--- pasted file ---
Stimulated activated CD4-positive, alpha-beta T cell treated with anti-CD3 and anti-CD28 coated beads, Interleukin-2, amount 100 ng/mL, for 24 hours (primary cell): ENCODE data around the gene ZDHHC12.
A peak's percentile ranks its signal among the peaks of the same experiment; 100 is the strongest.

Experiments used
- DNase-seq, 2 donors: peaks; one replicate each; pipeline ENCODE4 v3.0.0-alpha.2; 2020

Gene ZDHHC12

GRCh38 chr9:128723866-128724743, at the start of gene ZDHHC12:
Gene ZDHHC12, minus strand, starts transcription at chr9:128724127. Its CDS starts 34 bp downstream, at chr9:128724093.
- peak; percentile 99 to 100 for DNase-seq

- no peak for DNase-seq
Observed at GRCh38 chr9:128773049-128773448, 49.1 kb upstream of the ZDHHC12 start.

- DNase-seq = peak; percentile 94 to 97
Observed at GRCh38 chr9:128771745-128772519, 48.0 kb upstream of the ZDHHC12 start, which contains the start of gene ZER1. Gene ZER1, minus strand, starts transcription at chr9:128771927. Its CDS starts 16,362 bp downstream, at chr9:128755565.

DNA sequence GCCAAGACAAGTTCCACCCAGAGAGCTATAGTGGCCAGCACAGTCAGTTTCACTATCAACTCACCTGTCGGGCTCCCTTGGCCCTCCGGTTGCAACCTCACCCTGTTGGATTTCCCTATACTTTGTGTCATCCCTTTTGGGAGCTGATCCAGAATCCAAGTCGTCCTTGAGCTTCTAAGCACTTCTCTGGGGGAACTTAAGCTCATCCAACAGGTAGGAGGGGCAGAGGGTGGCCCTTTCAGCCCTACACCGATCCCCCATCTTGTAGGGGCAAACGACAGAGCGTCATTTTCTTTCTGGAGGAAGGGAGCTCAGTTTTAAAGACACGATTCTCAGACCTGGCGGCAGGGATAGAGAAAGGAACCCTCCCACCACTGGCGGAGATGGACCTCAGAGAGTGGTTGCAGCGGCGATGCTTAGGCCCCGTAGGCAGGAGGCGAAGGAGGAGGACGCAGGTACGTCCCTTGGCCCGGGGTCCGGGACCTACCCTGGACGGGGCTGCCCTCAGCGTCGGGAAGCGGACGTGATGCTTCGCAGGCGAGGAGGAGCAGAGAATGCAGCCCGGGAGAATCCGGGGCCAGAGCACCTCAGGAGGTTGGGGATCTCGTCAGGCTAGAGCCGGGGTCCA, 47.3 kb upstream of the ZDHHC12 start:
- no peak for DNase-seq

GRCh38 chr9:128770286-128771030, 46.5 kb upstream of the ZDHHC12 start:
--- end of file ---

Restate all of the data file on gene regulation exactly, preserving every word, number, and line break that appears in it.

Stimulated activated CD4-positive, alpha-beta T cell treated with anti-CD3 and anti-CD28 coated beads, Interleukin-2, amount 100 ng/mL, for 24 hours (primary cell): ENCODE data around the gene ZDHHC12.
A peak's percentile ranks its signal among the peaks of the same experiment; 100 is the strongest.

Experiments used
- DNase-seq, 2 donors: peaks; one replicate each; pipeline ENCODE4 v3.0.0-alpha.2; 2020

Gene ZDHHC12

GRCh38 chr9:128723866-128724743, at the start of gene ZDHHC12:
Gene ZDHHC12, minus strand, starts transcription at chr9:128724127. Its CDS starts 34 bp downstream, at chr9:128724093.
- peak; percentile 99 to 100 for DNase-seq

- no peak for DNase-seq
Observed at GRCh38 chr9:128773049-128773448, 49.1 kb upstream of the ZDHHC12 start.

- DNase-seq = peak; percentile 94 to 97
Observed at GRCh38 chr9:128771745-128772519, 48.0 kb upstream of the ZDHHC12 start, which contains the start of gene ZER1. Gene ZER1, minus strand, starts transcription at chr9:128771927. Its CDS starts 16,362 bp downstream, at chr9:128755565.

DNA sequence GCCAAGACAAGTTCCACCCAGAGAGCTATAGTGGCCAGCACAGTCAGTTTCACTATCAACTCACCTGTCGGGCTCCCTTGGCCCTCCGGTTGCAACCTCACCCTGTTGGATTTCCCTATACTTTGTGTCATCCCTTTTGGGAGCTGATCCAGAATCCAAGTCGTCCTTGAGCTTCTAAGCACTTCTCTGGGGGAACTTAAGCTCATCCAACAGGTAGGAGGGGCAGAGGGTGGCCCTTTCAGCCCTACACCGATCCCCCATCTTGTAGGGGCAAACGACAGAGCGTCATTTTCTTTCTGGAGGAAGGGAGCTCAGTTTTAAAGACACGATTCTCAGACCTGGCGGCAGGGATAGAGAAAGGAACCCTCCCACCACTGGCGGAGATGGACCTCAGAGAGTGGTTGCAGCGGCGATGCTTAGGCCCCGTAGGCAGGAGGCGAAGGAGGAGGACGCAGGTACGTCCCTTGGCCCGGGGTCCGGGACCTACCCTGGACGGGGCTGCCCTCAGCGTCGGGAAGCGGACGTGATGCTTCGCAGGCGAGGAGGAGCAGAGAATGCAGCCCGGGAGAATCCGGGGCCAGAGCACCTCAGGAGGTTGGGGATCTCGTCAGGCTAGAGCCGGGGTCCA, 47.3 kb upstream of the ZDHHC12 start:
- no peak for DNase-seq

GRCh38 chr9:128770286-128771030, 46.5 kb upstream of the ZDHHC12 start: